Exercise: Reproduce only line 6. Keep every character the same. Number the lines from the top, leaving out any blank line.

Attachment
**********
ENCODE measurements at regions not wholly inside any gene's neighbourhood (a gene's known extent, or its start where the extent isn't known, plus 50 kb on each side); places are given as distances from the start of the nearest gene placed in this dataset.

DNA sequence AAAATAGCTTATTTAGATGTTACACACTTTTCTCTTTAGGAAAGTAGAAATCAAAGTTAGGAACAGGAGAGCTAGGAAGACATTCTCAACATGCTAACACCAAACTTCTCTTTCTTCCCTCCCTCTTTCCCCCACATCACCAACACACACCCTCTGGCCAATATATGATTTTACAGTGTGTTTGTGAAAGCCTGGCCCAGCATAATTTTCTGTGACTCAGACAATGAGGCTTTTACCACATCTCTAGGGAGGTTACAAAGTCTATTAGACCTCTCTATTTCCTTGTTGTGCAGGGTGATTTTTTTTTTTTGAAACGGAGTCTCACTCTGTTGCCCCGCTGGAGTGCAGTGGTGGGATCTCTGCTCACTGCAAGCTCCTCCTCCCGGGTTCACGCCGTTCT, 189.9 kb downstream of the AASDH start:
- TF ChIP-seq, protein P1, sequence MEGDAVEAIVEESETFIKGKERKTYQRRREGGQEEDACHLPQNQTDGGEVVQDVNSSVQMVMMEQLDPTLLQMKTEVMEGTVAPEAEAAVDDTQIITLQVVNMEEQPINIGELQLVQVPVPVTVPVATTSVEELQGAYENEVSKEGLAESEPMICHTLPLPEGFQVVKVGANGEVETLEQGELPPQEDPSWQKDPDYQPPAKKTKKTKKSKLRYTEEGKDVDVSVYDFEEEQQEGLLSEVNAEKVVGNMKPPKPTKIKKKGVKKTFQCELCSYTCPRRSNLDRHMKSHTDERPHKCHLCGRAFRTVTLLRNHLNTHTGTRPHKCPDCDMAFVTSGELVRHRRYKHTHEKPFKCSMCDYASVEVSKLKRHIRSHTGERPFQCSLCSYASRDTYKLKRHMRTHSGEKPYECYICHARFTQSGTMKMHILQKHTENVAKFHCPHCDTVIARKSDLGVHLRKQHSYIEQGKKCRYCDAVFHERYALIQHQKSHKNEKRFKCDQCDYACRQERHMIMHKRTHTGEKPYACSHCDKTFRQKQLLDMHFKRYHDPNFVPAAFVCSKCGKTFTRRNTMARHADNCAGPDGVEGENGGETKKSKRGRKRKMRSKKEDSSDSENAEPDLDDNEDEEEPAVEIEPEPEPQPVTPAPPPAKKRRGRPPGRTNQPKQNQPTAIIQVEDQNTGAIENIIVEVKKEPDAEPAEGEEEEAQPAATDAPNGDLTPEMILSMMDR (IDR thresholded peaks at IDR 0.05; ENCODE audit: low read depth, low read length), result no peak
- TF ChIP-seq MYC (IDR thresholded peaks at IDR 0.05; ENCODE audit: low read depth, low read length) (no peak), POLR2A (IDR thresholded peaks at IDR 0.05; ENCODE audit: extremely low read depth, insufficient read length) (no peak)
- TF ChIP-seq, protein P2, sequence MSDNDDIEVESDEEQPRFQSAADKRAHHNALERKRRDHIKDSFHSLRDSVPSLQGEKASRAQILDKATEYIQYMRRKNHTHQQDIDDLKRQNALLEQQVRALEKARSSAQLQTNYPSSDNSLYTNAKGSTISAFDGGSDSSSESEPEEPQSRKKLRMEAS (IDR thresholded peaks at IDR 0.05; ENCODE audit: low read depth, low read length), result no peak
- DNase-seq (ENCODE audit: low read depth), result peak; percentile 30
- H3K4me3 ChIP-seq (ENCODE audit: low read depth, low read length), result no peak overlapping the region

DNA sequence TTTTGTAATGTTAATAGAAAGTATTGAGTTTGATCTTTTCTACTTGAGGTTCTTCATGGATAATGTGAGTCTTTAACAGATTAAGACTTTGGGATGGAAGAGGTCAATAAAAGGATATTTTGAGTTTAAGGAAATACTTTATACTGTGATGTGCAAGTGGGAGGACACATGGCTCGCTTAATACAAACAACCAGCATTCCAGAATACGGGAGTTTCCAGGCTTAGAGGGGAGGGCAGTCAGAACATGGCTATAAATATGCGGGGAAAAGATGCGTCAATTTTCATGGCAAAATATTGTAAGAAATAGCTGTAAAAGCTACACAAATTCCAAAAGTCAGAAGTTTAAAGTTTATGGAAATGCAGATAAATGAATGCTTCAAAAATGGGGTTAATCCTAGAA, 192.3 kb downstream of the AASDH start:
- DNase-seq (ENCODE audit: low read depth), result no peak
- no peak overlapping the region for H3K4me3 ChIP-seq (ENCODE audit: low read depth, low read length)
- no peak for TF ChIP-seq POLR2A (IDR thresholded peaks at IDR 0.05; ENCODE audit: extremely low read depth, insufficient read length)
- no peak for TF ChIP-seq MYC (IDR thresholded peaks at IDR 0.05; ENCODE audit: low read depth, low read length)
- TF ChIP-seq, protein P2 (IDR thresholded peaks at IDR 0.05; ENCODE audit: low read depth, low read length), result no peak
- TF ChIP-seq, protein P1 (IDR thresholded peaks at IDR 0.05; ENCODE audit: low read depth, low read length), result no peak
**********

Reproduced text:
- DNase-seq (ENCODE audit: low read depth), result peak; percentile 30